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For the first time in history Canada is removing legal tender status for these older bank notes

Some older and uncommon bank notes will lose their legal tender status in a few years, the Bank of Canada announced.

The Government of Canada now has the power to remove legal tender status from bank notes—something it could not do before.

<who>Photo credit: Bank of Canada

With this new ability, the government has decided to remove the legal tender status for older bank notes, dating as far back as 1935.

Effective January 1, 2021, the Government will remove that designation from certain bank notes that are no longer being produced, including the $1, $2, $25, $500 and $1,000 notes.

Removing legal tender status means that some older bank notes will no longer have the official status of being approved for payments of debt.

<who>Photo credit: Bank of Canada

Essentially, says the Bank of Canada, that means you will no longer be able to spend that 1935 $25 bank note to buy items at a store, but these bank notes will not lose their face value.

If you have any of them, you will still be able to take them to your financial institution or send them to the Bank of Canada to redeem their value.

<who>Photo credit: Bank of Canada

The bank said that the decision will have little impact on most people, because the bank notes haven’t been produced in decades and you rarely see them in circulation.

Some people may not even recognize them, which would mean they would likely not be accepted in transactions.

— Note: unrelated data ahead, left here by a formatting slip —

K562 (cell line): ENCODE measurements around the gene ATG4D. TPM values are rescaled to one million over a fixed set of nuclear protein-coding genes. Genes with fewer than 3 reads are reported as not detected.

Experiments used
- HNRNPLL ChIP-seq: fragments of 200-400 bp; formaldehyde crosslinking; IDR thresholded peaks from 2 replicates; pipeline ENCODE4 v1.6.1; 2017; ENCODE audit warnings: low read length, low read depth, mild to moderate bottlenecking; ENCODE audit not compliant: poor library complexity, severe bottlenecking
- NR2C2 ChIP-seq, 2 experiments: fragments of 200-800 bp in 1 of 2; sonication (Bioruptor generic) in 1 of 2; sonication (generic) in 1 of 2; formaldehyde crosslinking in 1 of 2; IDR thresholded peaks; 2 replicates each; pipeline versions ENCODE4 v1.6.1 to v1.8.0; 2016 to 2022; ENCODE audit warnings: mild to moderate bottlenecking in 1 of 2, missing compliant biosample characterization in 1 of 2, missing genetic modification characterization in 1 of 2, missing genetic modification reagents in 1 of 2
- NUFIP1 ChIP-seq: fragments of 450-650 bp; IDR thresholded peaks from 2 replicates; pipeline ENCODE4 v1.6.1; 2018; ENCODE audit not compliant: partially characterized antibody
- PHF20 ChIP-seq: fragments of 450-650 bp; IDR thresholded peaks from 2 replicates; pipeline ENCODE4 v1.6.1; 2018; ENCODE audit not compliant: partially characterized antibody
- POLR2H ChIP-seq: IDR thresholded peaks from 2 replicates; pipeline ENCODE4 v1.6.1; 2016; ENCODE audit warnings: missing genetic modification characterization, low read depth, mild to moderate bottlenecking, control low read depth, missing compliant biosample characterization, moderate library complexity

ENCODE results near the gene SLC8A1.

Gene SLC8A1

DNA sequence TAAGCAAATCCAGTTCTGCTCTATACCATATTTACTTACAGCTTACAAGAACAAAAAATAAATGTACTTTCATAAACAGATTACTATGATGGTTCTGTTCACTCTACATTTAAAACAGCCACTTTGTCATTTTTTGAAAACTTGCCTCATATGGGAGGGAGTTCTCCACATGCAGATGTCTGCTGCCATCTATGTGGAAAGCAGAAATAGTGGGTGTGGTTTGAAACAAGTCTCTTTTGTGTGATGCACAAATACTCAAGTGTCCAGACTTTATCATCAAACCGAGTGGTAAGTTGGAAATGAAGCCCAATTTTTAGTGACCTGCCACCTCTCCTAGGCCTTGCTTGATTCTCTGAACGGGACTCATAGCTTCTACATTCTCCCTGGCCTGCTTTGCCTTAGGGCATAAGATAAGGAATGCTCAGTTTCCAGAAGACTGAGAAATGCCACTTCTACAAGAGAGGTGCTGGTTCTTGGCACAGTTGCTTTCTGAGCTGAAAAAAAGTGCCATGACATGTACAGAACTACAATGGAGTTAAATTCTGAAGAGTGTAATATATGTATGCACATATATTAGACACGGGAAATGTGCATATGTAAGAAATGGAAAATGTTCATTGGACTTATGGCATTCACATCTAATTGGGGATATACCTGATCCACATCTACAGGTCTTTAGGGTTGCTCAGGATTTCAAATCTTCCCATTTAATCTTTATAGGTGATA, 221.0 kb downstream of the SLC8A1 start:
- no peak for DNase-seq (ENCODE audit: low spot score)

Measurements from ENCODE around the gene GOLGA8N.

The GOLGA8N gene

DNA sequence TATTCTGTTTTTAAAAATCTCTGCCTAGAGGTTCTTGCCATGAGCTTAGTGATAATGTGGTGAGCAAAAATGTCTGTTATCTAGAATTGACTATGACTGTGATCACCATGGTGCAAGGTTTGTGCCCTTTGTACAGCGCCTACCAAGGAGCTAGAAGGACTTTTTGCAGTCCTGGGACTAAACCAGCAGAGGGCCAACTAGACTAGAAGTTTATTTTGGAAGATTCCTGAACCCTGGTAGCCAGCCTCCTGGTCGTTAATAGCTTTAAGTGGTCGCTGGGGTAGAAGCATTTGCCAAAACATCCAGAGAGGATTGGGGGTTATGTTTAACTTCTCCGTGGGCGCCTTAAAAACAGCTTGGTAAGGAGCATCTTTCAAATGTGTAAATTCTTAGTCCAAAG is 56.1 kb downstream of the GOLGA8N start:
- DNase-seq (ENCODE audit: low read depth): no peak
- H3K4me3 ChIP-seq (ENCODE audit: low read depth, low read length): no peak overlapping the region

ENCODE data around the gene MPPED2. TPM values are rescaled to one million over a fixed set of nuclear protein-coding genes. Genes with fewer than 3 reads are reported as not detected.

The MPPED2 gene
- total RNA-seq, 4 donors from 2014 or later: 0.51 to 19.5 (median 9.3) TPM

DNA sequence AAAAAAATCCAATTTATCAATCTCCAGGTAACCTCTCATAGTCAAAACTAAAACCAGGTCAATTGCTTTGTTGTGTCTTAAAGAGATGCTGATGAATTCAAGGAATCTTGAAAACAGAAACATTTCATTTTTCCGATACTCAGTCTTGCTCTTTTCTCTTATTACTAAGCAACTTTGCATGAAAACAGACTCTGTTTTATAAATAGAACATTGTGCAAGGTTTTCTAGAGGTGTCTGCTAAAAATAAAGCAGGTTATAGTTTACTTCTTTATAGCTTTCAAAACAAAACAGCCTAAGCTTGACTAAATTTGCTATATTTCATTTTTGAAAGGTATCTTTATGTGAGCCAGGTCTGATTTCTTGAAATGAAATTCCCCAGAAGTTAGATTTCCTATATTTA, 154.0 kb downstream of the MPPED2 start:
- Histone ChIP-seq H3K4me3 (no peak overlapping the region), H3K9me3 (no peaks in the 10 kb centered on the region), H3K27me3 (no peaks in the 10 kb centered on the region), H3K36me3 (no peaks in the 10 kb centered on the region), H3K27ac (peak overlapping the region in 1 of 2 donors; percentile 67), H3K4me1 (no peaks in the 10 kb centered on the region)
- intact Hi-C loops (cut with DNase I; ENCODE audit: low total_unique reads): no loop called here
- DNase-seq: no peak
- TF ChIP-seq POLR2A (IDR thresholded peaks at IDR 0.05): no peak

The $1 and the $2 notes stopped being issued in 1989 and 1996, respectively, and were replaced with coins.

<who>Photo credit: Bank of Canada


The $25 note was a commemorative note. Both it and the $500 note were discontinued shortly after they were issued in 1935. The $1,000 note stopped being issued in 2000.

The Bank of Canada says that many other countries have been doing this for years.

More than 20 central banks around the world have the power to remove legal tender status from their notes, including the Bank of England, the Sveriges Riksbank (Sweden), the Swiss National Bank, the Reserve Bank of New Zealand and the European Central Bank.

“Having the power to remove legal tender status from bank notes means that we can do a better job of keeping the notes in circulation current,” they said. “Newer bank notes have better security features that make them difficult to counterfeit, and they are in better condition overall. Keeping notes current means they work more efficiently for all of us.”

<who>Photo credit: Bank of Canada
If you wish to redeem your bank notes, you can bring them to you financial institution or send them to the Bank of Canada. Alternatively, you can choose to keep the notes as a collectors item.



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